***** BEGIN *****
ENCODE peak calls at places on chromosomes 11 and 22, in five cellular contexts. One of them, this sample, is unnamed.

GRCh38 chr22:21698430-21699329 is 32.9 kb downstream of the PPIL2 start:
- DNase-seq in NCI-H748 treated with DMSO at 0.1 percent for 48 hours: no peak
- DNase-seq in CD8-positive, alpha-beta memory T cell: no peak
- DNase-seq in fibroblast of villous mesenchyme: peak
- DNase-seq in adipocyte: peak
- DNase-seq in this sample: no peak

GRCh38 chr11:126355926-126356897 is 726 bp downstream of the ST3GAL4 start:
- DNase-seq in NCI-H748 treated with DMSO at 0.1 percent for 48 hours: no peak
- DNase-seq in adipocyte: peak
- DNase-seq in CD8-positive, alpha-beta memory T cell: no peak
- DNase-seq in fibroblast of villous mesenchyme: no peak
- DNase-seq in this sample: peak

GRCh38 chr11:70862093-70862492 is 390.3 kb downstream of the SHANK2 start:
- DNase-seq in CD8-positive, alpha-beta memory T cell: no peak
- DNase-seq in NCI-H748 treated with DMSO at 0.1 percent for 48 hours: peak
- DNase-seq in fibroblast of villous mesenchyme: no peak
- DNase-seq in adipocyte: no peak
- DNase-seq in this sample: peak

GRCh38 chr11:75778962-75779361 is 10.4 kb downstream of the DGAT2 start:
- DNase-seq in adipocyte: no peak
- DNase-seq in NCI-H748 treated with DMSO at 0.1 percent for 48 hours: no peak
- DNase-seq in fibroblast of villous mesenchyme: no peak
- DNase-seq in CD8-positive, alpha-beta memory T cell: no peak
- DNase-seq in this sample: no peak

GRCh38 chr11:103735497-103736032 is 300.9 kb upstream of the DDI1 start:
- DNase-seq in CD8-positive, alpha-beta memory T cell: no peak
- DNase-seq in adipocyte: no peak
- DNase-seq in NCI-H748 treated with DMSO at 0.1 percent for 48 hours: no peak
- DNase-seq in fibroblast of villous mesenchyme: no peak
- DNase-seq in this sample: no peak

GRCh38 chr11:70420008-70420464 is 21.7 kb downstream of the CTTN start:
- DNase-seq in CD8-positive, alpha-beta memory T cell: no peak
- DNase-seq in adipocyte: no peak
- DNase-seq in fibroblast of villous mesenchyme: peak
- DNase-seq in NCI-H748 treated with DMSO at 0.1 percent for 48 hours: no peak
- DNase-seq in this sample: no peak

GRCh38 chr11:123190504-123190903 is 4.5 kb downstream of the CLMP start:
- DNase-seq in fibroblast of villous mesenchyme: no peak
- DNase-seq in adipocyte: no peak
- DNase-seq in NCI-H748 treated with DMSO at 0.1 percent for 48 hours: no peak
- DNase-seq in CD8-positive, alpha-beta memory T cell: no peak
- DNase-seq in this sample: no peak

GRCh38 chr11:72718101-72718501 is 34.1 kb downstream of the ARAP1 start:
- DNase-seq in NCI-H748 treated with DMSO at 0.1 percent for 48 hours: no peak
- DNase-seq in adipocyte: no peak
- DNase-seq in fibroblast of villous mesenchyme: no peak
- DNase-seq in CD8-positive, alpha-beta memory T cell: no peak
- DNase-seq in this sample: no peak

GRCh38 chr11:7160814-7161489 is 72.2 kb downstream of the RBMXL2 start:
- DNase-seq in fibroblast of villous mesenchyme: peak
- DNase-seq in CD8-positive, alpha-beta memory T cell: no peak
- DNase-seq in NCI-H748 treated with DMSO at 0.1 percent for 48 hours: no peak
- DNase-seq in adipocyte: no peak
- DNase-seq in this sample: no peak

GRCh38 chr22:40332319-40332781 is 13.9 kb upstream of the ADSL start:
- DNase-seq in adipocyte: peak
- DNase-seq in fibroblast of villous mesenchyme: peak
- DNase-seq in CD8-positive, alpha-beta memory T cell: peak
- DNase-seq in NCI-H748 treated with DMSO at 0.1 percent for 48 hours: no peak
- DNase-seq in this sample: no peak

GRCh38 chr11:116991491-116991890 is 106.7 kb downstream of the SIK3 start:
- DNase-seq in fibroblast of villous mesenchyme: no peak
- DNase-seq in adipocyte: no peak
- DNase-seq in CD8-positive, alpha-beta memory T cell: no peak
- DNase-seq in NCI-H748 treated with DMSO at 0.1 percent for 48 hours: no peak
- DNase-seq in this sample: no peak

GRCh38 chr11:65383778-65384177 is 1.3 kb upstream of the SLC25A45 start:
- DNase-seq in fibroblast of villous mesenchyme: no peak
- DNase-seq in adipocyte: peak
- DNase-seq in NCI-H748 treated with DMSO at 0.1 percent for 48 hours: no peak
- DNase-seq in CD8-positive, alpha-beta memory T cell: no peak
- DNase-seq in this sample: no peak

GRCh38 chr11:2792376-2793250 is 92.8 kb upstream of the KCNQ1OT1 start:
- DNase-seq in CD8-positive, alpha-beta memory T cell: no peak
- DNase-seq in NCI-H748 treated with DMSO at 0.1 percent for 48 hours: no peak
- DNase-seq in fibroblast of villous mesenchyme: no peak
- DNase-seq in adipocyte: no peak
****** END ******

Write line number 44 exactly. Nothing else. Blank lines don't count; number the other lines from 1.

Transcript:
GRCh38 chr11:72718101-72718501 is 34.1 kb downstream of the ARAP1 start: